Above is a close-up of the original pencil scan of panel 4 from page 14 of Jack’s 2001: A Space Odyssey # 1 (Dec 1976). A little blurry, but that is the best scan I have. I hope all of you checked out the Tom Spurgeon/Charles Hatfield interview. The whole discussion is great and there is much to comment on. Here’s a section I really enjoyed because Charles has done a great job of eloquently verbalizing an aspect of Jack’s style that has always resonated with me — what Charles calls “Kirby’s technological sublime.”
…his habit of using technological metaphors — that awestruck SF mode he internalized as a kid — to depict what he called “the maximum state,” that is, extreme states, extreme conditions: transformation, transfiguration, epiphany, apocalypse, self-annihilation, rebirth. Kirby is constantly gesturing toward the ineffable, toward the place where rationalism fails, where words are rendered pitiful, halting, inadequate, where all of us re-experience the young child’s sense of being overawed, and stunned, by the grandeur and terror of the universe. He clearly loved, though I think also feared, technology’s capacity to unlock experiences the likes of which we’ve never had before. Essentially, he used SF to channel a spiritual feeling, one in which sublime fear renders us slack-jawed, overborne. I see a lot of this in Kirby, this tendency for the story and art to strive together toward the inexpressible.
This is one of my favorite Jack Kirby pages that I think sums up that whole paragraph: from 2001: A Space Odyssey # 1 (Dec 1976), a scan of the uninked pencils and a scan of the published image. I have a scan of the original art in my files somewhere but I couldn’t find it. If anyone else has that scan, please send it in.
I think this is a classic example of an “awestruck” Kirby character having his mind blown, achieving what Charles calls a distinctively Kirby-esque “maximum state.” The thing I love about this page is that in addition to the remarkable craftsmanship of the entire page as a whole (the wonderful contrast in each panel, the balance of all 4 panels together, and the extraordinarily faithful Royer inks), I love the fact that you have an entire chapter (or you could argue an entire story) on this single page.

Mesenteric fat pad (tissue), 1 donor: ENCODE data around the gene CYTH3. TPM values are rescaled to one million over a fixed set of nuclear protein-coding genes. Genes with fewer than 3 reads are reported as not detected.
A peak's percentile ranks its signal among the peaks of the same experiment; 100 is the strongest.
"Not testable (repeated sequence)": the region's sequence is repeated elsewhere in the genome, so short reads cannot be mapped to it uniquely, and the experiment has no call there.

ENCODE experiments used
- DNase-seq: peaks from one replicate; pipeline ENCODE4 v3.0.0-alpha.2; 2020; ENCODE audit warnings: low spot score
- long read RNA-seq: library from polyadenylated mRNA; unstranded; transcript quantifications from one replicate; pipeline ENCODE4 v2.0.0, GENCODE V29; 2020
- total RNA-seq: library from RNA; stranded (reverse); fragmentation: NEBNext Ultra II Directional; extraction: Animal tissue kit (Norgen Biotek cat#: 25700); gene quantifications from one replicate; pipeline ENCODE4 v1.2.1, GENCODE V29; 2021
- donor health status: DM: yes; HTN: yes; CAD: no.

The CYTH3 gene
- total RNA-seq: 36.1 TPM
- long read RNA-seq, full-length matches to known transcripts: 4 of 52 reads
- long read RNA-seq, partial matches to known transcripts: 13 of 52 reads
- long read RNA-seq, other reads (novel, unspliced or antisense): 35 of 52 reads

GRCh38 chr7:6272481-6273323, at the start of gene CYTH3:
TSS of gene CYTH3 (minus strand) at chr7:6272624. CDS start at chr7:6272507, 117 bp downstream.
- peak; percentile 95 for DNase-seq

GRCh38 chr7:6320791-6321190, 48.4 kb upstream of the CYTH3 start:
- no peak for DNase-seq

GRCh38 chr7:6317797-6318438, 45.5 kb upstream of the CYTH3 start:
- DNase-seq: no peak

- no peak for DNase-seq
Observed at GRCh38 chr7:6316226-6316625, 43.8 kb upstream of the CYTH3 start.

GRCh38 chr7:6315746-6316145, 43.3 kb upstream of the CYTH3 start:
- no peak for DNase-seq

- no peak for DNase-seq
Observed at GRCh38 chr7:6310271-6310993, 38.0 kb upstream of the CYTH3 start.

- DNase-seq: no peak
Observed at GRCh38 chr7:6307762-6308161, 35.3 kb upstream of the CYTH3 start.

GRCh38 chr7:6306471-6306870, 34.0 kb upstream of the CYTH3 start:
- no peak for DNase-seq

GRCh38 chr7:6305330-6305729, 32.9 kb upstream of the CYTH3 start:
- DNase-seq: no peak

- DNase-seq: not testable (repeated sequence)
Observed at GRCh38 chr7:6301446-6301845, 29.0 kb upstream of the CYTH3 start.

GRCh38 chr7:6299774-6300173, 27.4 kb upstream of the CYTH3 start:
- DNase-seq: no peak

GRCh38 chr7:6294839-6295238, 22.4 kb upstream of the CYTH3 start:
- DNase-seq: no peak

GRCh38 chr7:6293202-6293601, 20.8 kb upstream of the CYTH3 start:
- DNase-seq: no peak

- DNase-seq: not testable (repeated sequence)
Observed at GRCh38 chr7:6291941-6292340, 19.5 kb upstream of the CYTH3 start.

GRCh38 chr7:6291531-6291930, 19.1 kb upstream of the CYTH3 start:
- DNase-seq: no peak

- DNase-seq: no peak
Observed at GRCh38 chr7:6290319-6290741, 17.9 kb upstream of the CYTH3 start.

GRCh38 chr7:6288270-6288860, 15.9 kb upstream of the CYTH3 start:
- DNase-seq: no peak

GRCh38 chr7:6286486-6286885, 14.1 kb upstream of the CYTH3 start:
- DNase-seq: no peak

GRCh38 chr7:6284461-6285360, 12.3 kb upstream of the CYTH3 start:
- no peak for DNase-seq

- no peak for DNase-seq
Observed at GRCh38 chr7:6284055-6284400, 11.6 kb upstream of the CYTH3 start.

In panel one: the outer-space-exploring astronaut Decker is flung out into the universe (or some kind of expressionistic, abstract, Kirby-psychedelic realm of expanding consciousness) like a sperm cell streaming towards death, rebirth, or something altogether different. Still in his space suit, the character flies through the panel upwards, right by the reader, with a firework display of comets rocketing behind him. Plenty of Kirby crackle, Jack’s distinctive way of portraying the living energy of the cosmos. Decker reaches forward, partially in fear, partially in awe of what he sees before him. The Monolith has chosen Decker to go through an “experience beyond his knowledge,” a transcendental journey. This phase can also be looked upon as a necessary stage in every life — the moment where a cataclysmic life-altering (or even life-extinguishing) challenge must be faced, and Decker (or you the reader) are launched on that inevitable journey when you are probably not yet prepared for it.
In panel two: Jack changes the angle so instead of watching Decker fly past, now we are behind Decker. We are with him. We can see his POV. Jack writes in the caption box: “Decker streaks through time and space… through galaxies and island universes, where sights that stagger the mind assault the senses!” We can only imagine the terror on Decker’s face at this point; if our eye glances down to panel four we can get a hint. In that way you could argue all these panels work together. We see different angles of the same experience happening at once, but they are also snapshots of the event happening in chronological order.
In panel three: Jack pulls back and gives us a long-shot. Decker is a tiny little piece of dust hurling towards the giant one-eyed monster. We can see here one tiny example of the grandeur, the massive scope and scale of the cosmic vistas and incomprehensible visions Decker is propelling past.
Then in panel four: Jack zooms in underneath Decker for a close-up. You have the classic Kirby screaming face, expressing what Hatfield describes as a “young child’s sense of being overawed, and stunned, by the grandeur and terror of the universe.” Note that Jack has the face upside down, further enhancing what Jack calls, in the caption box, the “trauma” and “visual battering of the spectacle.” Jack has taken the astronaut Decker who at first was merely exploring outer space and sent him on totally different journey, one beyond the rules of physical science and technology. This page is a perfect example of Jack using the Arthur C. Clarke/Stanley Kubrick 2001: A Space Odyssey mythos to explore his own vision of a cosmic transformation. Here, Jack worked within the constraints of that storyline to produce something truly visually awesome and unique.